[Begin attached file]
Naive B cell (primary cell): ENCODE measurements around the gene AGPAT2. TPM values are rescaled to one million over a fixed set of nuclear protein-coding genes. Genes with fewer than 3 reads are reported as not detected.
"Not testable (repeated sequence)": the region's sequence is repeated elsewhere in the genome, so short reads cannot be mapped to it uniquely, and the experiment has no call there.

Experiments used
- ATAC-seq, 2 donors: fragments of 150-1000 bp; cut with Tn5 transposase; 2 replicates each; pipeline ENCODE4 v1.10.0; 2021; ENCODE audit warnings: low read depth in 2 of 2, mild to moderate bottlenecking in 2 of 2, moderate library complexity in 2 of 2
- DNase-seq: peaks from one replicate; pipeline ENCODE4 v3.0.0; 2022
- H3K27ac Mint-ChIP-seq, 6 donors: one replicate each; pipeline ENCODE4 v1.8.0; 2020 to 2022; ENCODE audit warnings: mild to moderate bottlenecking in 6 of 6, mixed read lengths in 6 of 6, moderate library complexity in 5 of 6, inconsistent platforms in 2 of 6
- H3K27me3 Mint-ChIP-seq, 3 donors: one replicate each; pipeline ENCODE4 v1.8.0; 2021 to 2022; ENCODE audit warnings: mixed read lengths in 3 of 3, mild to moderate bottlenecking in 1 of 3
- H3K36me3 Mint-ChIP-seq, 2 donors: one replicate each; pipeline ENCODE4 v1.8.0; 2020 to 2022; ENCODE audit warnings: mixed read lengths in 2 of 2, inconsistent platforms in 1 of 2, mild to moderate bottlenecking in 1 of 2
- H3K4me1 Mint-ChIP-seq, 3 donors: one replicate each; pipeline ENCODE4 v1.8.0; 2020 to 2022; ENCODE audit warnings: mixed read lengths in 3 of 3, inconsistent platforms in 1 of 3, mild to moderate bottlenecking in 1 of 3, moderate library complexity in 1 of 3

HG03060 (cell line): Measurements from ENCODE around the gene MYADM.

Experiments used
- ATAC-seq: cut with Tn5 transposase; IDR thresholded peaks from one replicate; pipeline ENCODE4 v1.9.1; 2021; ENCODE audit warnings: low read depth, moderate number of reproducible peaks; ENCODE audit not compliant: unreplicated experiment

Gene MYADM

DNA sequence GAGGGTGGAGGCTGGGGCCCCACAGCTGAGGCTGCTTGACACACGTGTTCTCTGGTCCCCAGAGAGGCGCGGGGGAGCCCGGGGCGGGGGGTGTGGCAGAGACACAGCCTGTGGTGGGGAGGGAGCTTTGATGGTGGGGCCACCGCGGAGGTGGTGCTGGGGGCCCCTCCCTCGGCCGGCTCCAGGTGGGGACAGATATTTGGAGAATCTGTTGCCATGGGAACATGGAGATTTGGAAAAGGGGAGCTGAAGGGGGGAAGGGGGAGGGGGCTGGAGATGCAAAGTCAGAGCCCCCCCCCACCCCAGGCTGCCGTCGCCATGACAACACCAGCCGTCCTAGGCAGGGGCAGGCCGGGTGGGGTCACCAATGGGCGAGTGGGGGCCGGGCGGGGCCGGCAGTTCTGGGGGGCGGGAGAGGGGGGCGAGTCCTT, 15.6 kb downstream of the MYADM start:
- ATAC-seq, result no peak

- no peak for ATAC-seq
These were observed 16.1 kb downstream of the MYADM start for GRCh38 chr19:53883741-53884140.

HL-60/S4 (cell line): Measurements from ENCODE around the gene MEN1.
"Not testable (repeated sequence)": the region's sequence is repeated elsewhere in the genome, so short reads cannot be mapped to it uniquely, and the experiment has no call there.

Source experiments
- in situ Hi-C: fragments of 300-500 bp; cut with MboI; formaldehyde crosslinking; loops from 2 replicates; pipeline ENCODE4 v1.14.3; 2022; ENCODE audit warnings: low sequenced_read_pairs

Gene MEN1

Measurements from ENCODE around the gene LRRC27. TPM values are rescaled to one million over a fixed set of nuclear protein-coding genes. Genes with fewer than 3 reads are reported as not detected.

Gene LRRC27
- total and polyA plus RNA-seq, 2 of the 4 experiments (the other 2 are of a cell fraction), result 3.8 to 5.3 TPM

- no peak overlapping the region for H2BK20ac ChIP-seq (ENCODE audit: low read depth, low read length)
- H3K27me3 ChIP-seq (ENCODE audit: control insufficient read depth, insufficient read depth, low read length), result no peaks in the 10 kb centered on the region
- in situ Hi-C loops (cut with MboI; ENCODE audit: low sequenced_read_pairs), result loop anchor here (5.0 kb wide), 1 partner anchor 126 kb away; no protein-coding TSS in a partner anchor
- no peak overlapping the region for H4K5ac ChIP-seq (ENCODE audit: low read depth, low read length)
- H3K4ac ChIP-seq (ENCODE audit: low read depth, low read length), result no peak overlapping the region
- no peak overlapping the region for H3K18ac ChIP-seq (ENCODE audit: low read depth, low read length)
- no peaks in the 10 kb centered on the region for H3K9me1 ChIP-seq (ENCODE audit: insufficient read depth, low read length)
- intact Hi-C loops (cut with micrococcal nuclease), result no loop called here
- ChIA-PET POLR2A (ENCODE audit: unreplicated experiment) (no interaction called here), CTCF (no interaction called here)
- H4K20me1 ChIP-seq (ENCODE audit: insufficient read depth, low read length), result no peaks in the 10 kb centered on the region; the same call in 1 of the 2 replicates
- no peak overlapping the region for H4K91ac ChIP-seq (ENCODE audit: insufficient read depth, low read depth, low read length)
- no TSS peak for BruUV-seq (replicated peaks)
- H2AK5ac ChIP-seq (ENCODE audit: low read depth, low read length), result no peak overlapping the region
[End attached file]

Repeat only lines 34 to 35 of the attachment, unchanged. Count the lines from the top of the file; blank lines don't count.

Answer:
- ChIA-PET POLR2A (ENCODE audit: unreplicated experiment) (no interaction called here), CTCF (no interaction called here)
- H4K20me1 ChIP-seq (ENCODE audit: insufficient read depth, low read length), result no peaks in the 10 kb centered on the region; the same call in 1 of the 2 replicates